The Lofty Sky
THE LOFTY SKY by EDWARD THOMAS
To-day I want the sky, The tops of the high hills, Above the last man's house, His hedges, and his cows, Where, if I will, I look Down even on sheep and rook, And of all things that move See buzzards only above:--- Past all trees, past furze And thorn, where nought deters The desire of the eye For sky, nothing but sky. I sicken of the woods And all the multitudes Of hedge-trees. They are no more Than weeds upon this floor Of the river of air Leagues deep, leagues wide, where I am like a fish that lives In weeds and mud and gives What's above him no thought. I might be a tench for aught That I can do today Down on the wealden clay. Even the tench has days When he floats up and plays Among the lily leaves And sees the sky, or grieves Not if he nothing sees: While I, I know that trees Under that lofty sky Are weeds, fields mud, and I Would arise and go far To where the lilies are.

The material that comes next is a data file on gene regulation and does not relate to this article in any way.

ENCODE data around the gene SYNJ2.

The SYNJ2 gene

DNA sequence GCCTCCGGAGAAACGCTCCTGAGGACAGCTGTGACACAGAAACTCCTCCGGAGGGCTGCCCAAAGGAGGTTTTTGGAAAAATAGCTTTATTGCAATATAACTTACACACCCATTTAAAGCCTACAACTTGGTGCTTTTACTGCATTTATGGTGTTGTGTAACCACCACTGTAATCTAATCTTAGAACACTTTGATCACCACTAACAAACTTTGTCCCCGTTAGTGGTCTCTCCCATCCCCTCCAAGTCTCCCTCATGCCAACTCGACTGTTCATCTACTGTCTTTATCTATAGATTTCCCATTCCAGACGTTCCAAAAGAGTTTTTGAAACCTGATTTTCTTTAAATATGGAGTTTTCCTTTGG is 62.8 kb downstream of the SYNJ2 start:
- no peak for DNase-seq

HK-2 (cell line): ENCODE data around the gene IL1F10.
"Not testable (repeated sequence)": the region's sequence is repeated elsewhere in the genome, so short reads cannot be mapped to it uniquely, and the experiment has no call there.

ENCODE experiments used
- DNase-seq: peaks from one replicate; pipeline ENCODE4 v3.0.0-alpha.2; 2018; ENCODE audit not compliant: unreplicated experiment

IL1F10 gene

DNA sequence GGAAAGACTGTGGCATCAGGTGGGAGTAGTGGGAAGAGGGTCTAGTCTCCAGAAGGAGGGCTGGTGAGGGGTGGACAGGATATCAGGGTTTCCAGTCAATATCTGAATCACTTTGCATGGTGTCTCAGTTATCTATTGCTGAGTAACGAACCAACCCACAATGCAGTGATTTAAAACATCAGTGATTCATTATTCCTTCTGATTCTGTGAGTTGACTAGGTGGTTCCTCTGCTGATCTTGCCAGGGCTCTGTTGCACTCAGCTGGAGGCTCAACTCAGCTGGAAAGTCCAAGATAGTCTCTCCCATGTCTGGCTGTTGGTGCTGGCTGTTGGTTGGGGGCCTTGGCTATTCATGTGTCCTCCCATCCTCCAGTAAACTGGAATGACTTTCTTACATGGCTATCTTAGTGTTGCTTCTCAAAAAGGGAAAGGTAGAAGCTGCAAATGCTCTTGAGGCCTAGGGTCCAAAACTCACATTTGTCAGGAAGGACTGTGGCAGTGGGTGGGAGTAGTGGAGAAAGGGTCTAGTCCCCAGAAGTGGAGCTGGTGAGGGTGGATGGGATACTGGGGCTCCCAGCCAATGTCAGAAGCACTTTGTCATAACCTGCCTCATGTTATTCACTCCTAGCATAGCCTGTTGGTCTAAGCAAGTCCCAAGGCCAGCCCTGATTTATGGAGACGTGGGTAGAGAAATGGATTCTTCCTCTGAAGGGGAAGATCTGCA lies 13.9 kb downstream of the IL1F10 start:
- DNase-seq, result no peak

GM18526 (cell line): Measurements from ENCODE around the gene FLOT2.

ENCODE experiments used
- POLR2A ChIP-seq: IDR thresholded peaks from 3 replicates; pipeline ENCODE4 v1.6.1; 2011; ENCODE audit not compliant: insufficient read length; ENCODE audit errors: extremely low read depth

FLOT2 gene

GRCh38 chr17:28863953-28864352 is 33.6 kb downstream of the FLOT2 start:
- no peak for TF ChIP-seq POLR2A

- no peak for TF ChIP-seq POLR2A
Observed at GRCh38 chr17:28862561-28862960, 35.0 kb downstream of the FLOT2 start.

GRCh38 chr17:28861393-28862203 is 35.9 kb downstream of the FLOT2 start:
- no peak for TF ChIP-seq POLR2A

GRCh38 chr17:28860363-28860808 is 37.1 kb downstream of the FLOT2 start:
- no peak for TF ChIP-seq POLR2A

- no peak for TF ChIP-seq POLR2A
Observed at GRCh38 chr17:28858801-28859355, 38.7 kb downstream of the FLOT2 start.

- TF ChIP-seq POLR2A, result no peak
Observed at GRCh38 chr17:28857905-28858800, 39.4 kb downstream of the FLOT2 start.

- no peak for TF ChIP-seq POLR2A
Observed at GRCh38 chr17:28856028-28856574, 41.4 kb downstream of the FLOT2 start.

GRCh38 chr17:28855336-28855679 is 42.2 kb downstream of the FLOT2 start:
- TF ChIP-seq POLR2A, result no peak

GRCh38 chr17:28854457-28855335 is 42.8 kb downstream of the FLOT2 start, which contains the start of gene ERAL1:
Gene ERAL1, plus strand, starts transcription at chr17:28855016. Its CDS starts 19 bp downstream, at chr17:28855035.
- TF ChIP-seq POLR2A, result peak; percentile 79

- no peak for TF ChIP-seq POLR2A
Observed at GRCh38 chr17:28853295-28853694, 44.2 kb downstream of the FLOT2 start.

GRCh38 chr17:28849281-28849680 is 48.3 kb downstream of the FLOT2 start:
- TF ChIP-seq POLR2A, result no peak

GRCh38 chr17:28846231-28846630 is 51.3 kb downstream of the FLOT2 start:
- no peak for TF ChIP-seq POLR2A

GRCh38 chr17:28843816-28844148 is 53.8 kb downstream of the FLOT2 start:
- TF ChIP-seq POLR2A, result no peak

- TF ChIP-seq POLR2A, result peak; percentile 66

To view other similar items in the archive click on the hyper-linked words below.
|Author||Thomas, Edward (1878-1917)|
|Title||The Lofty Sky|
|Copyright||Copyright Edward Thomas, 1979, reproduced under licence from Faber and Faber Ltd.|
|First line||To-day I want the sky,|
|Publication source||Edward Thomas Collected Poems|
|Publication editor||Thomas, George|
|Publishers||Faber and Faber|
|Digital repository||The First World War Poetry Digital Archive|